Speed, and security, is the gain... others like Mr. Day note it as well!

---

"From what I have seen in my research, major efforts to share lists of unwanted hosts began gaining serious momentum earlier this decade. The most popular appear to have started as a means to block advertising and as a way to avoid being tracked by sites that use cookies to gather data on the user across Web properties. More recently, projects like Spybot Search and Destroy offer lists of known malicious servers to add a layer of defense against trojans and other forms of malware."

Per my points exactly, no less... & guess who was posting about HOSTS files a 14++ yrs. or more back & Mr. Day was reading & now using? Yours truly (& this is one of the later ones, from 2001 http://www.furtherleft.net/computer.htm [furtherleft.net] (but the example HOSTS file with my initials in it is FAR older, circa 1998 or so) or thereabouts, and referred to later by a pal of mine who moderates NTCompatible.com (where I posted on HOSTS for YEARS (1997 onwards)) -> http://www.ntcompatible.com/thread28597-1.html [ntcompatible.com] !

---

"Shared host files could be beneficial for other groups as well. Human rights groups have sought after block resistant technologies for quite some time. The GoDaddy debacle with NMap creator Fyodor (corrected) showed a particularly vicious blocking mechanism using DNS registrars. Once a registrar pulls a website from its records, the world ceases to have an effective way to find it. Shared host files could provide a DNS-proof method of reaching sites, not to mention removing an additional vector of detection if anyone were trying to monitor the use of subversive sites. One of the known weaknesses of the Tor system, for example, is direct DNS requests by applications not configured to route such requests through Tor's network."

There you go: AND, it also works vs. the "KAMINSKY DNS FLAW" & DNS poisoning/redirect attacks, for redirectable weaknesses in DNS servers (non DNSSEC type, & set into recursive mode especially) and also in the TOR system as well (that lends itself to anonymous proxy usage weaknesses I noted above also) and, you'll get to sites you want to, even IF a DNS registrar drops said websites from its tables as shown here Beating Censorship By Routing Around DNS -> http://yro.slashdot.org/story/10/12/09/1840246/Beating-Censorship-By-Routing-Around-DNS [slashdot.org] & even DNSBL also (DNS Block Lists) -> http://en.wikipedia.org/wiki/DNSBL [wikipedia.org] as well - DOUBLE-BONUS!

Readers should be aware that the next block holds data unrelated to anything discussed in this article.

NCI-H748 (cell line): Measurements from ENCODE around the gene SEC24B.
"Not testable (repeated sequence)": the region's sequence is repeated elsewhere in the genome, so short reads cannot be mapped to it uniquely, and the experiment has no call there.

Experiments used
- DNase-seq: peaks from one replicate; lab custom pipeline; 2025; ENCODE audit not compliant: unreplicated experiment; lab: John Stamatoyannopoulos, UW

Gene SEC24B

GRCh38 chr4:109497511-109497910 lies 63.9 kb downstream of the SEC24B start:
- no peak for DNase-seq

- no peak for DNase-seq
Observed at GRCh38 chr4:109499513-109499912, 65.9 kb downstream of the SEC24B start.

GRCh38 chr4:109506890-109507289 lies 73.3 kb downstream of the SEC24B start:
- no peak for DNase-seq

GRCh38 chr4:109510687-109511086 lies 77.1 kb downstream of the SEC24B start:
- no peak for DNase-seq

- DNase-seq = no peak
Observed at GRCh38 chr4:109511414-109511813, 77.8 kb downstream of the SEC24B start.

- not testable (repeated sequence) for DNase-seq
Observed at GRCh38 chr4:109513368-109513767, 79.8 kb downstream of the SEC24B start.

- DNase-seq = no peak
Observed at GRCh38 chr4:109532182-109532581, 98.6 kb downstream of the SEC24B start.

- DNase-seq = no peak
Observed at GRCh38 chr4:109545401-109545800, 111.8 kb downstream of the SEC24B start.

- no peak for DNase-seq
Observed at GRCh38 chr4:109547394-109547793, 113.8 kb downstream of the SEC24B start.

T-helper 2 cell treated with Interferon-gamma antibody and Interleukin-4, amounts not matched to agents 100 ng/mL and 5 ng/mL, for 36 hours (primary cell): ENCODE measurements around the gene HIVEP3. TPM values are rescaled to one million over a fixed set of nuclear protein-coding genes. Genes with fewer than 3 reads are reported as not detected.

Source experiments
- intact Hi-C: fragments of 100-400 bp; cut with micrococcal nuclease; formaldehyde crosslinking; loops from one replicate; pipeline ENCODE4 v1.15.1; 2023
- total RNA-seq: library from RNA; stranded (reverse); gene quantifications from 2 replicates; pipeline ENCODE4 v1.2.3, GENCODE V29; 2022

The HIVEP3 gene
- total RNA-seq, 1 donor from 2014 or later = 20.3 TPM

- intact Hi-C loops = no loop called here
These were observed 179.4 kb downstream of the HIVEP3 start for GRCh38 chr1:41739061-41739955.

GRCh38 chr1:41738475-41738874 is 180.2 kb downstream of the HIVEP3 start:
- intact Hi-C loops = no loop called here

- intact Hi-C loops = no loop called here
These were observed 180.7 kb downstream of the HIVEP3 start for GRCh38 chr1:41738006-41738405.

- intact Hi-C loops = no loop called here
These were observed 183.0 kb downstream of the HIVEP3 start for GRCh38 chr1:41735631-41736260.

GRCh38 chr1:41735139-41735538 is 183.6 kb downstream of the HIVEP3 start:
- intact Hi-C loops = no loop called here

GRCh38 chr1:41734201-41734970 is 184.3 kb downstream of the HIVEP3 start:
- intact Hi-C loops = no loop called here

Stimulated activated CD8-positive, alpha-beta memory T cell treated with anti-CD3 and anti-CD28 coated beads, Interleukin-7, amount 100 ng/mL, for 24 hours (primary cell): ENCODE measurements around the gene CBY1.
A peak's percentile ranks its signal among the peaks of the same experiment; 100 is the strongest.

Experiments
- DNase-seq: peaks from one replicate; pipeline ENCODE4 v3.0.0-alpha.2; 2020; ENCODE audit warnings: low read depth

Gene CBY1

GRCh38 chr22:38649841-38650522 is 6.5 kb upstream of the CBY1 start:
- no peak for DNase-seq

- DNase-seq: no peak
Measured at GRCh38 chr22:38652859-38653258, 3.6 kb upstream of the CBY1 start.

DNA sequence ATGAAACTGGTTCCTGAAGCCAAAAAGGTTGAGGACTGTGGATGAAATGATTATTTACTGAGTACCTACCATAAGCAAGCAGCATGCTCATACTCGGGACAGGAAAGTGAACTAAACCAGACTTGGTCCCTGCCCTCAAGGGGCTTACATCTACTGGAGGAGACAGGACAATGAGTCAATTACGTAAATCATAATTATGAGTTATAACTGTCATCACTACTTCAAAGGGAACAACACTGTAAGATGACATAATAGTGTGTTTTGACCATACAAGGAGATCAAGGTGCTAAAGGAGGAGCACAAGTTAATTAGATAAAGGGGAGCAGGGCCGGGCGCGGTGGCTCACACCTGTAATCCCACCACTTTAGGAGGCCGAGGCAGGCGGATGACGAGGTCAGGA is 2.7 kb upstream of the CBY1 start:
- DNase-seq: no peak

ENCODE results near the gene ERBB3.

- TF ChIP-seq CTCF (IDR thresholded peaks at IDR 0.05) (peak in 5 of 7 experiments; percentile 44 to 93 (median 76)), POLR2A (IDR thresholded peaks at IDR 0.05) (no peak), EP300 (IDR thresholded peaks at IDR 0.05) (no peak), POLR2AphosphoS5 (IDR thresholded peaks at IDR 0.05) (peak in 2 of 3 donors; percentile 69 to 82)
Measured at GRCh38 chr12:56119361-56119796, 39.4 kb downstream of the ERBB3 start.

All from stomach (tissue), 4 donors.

APK

P.S.=> SOME MINOR "CAVEATS/CATCH-22's" - things to be aware of for "layered security" + HOSTS file performance - easily overcome, or not a problem at all:

A.) HOSTS files don't function under PROXY SERVERS (except for Proximitron, which has a filter that allows it) - Which is *the "WHY"* of why I state in my "P.S." section below to use both AdBlock type browser addon methods (or even built-in block lists browsers have such as Opera's URLFILTER.INI file, & FireFox has such as list as does IE also) in combination with HOSTS, for the best in "layered security" (alongside .pac files + custom cascading style sheets that can filter off various tags such as scripts or ads etc.) - but proxies, especially "HIGHLY ANONYMOUS" types, generally slow you down to a CRAWL online (& personally, I cannot see using proxies "for the good" typically - as they allow "truly anonymous posting" & have bugs (such as TOR has been shown to have & be "bypassable/traceable" via its "onion routing" methods)).

B.) HOSTS files do NOT protect you vs. javascript (this only holds true IF you don't already have a bad site blocked out in your HOSTS file though, & the list of sites where you can obtain such lists to add to your HOSTS are above (& updated daily in many of them)).

C.) HOSTS files (relatively "largish ones") require you to turn off Windows' native "DNS local client cache service" (which has a problem in that it's designed with a non-redimensionable/resizeable list, array, or queue (DNS data loads into a C/C++ structure actually/afaik, which IS a form of array)) - mvps.org covers that in detail and how to easily do this in Windows (this is NOT a problem in Linux, & it's 1 thing I will give Linux over Windows, hands-down). Relatively "smallish" HOSTS files don't have this problem (mvps.org offers 2 types for this).